And this information can now be easily integrated into any systems biology analysis that I do. So since I'm doing a lot of these kind of global analyses of patterns in proteomics data, this is super interesting because we can now complement the information about the presence and quantity of proteins with the structural information. And this is, of course, enabling us to draw more complete picture. And this is, for me, probably the most exciting part of it. And, of course, as a computational biologist, it's also super exciting to see that, like machine learning or computational novelty can actually really revolutionize biology, which I think hasn't been seen to this extent before. And this is very fascinating and motivating for me.


I wondered if Juan Restrepo, as a computer scientist and physicist, had maybe heard about Alpha Fold earlier than most.

 Juan Restrepo [17:10]

Well, I didn't know about it all along, of course. But the first time I heard about AlphaFold2 was in a course I was taking at the university called protein prediction, actually, where the teaching assistants were actually discussing a models they have for predicting structure based on some fancy machine learning algorithms. And they were like, 'there is this super cool model that just came out that is basically the best we can do so far, and it's really revolutionizing the way people are doing machine learning in computational biology. The paper is still not out, but the results look really cool.

This is probably AlphaFold1 then, right?

 Juan Restrepo

AlphaFold two. Yeah. Exactly.

I just finished my master, like, a few months ago. So that's why.


 Juan Restrepo

Thank you. So after that, I started looking or going into it like seeing which kind of information there was available. There wasn't much at the moment. There was only a blog post by DeepMind, and there was already the paper of AlphaFold1 one out. So I read that I saw what they were doing. I saw they also won the CASP13. And I thought it was pretty cool what they were doing because they were really solving, using machine learning for solving really important problems that not even the physics based models could address in a meaningful way.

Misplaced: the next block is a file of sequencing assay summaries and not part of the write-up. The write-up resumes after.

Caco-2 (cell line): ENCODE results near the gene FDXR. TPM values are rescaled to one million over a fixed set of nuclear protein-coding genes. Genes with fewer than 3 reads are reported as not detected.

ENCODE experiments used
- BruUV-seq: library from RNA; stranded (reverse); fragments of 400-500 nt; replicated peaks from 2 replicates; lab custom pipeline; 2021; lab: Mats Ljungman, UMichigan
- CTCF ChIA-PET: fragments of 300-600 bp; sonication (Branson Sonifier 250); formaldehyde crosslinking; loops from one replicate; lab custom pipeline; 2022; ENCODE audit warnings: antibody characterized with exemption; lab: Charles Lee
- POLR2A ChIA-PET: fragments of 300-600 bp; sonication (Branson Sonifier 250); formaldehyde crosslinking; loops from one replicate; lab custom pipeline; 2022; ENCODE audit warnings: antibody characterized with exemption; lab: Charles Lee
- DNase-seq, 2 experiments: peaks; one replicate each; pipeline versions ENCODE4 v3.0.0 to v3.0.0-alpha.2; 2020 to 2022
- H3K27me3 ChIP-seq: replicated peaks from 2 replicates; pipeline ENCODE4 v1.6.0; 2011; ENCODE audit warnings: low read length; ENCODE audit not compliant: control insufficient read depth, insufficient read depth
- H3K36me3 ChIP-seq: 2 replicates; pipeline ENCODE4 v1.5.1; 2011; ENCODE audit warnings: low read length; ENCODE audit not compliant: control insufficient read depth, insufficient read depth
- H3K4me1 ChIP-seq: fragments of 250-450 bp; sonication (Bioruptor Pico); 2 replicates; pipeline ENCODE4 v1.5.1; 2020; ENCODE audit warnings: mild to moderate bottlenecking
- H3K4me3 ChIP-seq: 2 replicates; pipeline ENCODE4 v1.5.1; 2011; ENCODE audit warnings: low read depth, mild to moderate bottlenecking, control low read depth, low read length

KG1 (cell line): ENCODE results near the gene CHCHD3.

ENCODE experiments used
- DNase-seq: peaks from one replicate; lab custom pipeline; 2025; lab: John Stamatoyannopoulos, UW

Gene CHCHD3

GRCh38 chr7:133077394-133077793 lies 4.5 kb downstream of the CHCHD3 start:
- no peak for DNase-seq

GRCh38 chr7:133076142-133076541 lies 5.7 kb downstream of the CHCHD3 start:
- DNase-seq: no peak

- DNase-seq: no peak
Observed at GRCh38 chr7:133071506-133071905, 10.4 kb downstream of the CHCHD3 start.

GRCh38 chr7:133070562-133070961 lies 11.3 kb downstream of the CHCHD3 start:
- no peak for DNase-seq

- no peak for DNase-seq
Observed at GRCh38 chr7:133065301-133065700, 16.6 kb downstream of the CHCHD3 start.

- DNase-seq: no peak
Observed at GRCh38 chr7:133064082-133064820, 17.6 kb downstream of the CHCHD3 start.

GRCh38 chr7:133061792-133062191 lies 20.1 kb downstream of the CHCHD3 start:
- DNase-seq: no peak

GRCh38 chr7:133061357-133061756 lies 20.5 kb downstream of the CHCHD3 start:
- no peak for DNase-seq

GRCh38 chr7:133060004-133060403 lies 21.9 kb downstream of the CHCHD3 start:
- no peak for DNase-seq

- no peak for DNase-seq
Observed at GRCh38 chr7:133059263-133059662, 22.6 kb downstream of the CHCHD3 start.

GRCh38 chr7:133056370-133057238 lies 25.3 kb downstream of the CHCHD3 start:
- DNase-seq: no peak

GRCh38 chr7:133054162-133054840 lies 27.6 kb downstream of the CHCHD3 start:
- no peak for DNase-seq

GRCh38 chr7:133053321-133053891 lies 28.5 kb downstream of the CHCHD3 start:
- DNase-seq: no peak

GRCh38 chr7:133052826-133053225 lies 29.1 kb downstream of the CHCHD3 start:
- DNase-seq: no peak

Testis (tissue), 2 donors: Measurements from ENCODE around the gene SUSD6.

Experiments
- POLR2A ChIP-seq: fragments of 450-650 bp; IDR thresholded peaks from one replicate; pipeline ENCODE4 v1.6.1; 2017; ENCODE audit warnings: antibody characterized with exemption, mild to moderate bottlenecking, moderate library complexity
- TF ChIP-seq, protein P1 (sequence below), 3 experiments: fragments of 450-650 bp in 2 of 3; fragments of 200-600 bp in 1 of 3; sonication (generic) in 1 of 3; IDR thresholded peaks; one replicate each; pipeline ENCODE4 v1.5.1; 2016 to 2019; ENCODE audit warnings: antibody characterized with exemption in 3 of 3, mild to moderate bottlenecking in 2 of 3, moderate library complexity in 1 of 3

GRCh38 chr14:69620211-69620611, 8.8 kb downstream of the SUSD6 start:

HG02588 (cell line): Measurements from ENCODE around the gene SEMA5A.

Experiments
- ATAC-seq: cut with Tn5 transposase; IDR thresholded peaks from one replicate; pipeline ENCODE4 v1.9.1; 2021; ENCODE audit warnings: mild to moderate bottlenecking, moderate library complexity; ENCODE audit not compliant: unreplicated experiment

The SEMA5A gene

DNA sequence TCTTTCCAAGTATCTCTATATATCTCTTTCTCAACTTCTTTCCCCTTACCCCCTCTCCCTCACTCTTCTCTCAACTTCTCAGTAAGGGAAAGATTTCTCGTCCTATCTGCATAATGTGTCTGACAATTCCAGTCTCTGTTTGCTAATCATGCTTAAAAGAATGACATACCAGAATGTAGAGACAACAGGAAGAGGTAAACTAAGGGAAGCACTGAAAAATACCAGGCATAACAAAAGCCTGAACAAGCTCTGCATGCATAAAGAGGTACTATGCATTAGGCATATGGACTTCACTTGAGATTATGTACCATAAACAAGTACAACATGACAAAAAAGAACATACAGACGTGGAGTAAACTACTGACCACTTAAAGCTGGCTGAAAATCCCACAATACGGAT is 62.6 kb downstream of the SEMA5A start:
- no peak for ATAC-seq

So I thought it was really interesting that you could extract, like, only from the data a different way of tackling the problem. Let's say that there was a different way of tackling the problem. 


AlphaFold trained on the experimentally determined prortein structures in the Protein Data Bank, the PDB. And I have a separate podcast in which I spoke with Dr. Helen Berman a co-founder of the Protein Data Bank and current co-architect of the next chapter of the PDB. She shares a little bit about what the next chapter of the PDB will look like.

 For now there is the PDB and there is the EBI-AlphaFold Protein Structure Database. This duality is likely not going to remain. It’s all hush-hush about what exactly will unfold but she did say a few things in that podcast. So please tune into that if you have a chance.

 Here, I am just going to insert one passage about how the PDB got its start. Here’s Helen Berman who mentions a crystallographer by the name of Walter Hamilton.

Helen Berman  [20:20]

Remember the PDB was started by postdocs and trainees and graduate students. That's who was agitating for it way back.

I wasn't the only one. There were a few of us back then. This was the 60s. We were very young. We talked a lot. We were so excited by looking at the structures, and we thought, what can we do with all this? And I remember we had these meetings and we wrote petitions and we did all kinds of things to see if we could get the data out there.

 It was the kids who did it. And then we had to convince this elderly guy, the 40 year old guy. We knew that somebody important had to make it happen, that we couldn't make it happen. But we had to convince him to do it. And we did. But the initial people involved were all very young.

 Among the people who were involved among many people. But it was Gerson Cohen. Unfortunately passed away. Edgar Meyer passed away, myself, were people who were very active and collaborated sort of. And we had to do it all by snail mail. There was no email. And we would have these meetings about how do we make this happen? And we were all very young people, just beginning in our careers. And then we went to this Cold Spring Harbor meeting in 1971 and Walter had driven down from Brookhaven, and we kind of assaulted him and said, you know, we really need someone to do this.

 And we knew we had enough sense to know that on our own, we couldn't do it. We needed somebody who had credentials.

We were writing letters and telling people what we thought had to happen. I think Edgar, Edgar, and Gerson were both, like beginning in their independent careers. Or one of them might have been a postdoc or research associate when this all began. I met Edgar when he was a postdoc. So we were young and I was a student. So that's how things really happened.